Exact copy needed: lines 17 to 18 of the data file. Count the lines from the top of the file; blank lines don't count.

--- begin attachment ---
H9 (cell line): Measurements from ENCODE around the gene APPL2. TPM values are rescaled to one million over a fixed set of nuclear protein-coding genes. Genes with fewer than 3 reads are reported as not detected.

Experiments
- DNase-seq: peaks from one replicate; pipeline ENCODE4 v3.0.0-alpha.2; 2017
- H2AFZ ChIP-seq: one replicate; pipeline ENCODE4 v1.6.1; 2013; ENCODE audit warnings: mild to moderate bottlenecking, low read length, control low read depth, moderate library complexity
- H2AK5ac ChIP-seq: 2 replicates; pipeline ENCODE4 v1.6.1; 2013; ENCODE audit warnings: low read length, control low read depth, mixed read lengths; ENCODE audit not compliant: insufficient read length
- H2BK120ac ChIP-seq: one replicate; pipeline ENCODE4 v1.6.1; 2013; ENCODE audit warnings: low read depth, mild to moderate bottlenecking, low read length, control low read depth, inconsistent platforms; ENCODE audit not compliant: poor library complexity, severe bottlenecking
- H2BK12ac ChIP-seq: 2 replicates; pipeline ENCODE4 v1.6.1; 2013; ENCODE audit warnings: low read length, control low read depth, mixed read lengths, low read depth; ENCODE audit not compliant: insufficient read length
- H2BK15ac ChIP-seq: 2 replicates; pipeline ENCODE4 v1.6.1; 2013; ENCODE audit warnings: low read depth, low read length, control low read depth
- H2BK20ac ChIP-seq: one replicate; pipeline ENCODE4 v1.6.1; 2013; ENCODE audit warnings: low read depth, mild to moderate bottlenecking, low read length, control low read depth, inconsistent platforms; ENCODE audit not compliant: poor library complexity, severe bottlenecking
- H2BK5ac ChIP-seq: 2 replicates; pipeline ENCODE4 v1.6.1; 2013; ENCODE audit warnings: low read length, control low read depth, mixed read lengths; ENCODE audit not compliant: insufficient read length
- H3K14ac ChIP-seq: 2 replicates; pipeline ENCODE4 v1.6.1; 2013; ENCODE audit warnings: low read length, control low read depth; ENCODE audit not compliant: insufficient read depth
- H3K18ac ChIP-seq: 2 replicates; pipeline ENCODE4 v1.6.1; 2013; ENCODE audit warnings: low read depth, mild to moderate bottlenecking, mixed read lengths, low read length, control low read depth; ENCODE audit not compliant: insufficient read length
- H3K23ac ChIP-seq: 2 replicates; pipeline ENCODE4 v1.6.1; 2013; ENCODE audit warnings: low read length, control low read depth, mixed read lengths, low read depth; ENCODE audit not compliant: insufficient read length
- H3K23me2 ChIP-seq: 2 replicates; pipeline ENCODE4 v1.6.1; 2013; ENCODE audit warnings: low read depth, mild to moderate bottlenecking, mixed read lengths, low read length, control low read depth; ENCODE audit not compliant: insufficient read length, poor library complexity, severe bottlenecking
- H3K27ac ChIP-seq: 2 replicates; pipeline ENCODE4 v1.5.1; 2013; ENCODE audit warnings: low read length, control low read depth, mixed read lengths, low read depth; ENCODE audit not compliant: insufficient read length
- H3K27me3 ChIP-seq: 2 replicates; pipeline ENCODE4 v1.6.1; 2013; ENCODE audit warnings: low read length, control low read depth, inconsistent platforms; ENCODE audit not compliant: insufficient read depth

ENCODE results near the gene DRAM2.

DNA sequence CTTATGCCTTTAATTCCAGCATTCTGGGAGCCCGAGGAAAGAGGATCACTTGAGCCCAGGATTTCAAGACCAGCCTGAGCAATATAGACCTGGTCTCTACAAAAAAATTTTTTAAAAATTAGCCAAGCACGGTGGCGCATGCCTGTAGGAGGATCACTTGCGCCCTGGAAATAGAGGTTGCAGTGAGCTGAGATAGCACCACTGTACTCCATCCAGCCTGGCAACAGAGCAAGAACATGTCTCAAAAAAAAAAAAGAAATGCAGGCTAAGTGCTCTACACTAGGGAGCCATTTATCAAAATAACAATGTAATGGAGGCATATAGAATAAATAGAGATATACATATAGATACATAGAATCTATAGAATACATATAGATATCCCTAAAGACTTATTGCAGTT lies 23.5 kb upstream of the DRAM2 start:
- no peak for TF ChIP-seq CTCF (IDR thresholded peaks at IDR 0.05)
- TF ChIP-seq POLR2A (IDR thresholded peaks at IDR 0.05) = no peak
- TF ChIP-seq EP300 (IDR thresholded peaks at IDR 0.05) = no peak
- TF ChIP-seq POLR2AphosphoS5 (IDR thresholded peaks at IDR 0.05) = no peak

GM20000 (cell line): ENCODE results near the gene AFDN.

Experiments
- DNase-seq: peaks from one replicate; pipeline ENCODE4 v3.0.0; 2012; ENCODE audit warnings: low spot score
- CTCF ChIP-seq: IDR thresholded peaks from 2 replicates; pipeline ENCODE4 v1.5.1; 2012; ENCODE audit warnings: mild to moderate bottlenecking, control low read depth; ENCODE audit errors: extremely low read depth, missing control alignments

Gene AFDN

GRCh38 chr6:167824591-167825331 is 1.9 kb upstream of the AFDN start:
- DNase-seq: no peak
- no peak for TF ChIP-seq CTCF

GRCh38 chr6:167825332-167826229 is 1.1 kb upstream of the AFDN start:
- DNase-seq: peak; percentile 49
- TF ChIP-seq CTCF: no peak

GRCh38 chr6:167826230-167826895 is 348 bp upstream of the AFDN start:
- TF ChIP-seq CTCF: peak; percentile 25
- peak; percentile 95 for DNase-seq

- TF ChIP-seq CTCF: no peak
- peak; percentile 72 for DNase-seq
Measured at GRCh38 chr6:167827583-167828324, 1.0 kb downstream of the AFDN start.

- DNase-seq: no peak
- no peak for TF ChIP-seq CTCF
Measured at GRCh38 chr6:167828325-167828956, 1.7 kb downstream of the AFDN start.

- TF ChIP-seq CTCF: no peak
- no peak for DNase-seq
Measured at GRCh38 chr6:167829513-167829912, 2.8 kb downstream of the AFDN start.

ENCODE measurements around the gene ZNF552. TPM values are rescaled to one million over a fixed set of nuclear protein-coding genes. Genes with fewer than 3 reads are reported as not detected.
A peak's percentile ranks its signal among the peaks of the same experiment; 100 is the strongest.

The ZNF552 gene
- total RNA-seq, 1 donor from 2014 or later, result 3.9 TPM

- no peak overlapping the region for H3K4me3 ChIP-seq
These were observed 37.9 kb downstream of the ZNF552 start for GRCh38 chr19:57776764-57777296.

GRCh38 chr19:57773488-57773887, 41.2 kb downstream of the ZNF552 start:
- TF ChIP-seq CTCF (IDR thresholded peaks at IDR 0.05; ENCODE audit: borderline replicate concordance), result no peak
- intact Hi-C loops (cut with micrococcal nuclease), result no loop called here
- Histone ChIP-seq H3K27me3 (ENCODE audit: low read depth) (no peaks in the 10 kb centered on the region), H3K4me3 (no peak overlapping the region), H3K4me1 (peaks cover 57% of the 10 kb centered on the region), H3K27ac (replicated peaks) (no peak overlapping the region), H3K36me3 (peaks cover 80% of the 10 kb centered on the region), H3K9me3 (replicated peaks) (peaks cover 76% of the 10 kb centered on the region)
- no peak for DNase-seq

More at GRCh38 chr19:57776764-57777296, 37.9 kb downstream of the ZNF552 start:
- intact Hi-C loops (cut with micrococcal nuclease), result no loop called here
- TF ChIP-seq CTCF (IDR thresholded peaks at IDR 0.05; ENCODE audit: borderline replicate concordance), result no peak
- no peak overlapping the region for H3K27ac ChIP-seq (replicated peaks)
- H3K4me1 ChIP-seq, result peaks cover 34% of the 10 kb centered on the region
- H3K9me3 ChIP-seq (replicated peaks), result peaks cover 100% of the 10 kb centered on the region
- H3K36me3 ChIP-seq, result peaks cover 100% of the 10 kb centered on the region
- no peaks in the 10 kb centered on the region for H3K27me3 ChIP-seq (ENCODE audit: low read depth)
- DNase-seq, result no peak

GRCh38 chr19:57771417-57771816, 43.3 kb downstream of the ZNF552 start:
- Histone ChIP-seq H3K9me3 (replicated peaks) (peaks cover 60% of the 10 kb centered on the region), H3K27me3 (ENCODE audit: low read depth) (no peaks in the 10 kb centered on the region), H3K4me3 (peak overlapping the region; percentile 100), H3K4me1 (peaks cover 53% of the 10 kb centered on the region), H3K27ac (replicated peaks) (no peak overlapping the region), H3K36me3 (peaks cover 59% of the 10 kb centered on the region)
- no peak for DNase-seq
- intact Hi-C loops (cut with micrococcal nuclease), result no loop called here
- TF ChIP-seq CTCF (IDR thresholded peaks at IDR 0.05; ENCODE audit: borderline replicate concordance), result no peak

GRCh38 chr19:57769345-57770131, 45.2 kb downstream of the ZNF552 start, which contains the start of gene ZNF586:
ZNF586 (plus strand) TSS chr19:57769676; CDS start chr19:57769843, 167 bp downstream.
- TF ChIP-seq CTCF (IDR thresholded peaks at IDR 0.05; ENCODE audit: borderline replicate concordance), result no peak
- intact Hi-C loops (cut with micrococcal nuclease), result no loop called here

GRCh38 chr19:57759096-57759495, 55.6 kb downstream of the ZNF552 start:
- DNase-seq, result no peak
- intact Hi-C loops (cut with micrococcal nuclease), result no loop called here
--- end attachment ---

ENCODE results near the gene DRAM2.

DNA sequence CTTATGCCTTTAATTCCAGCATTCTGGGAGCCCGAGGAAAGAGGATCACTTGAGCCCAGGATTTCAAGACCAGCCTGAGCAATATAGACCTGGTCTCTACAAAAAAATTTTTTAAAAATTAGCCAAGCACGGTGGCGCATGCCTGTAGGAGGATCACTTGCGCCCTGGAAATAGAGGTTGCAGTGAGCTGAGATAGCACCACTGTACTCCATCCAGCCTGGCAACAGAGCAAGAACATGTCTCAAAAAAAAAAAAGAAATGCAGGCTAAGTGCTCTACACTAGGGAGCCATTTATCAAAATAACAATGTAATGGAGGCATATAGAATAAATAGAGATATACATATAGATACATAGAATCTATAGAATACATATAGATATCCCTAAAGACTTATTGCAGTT lies 23.5 kb upstream of the DRAM2 start: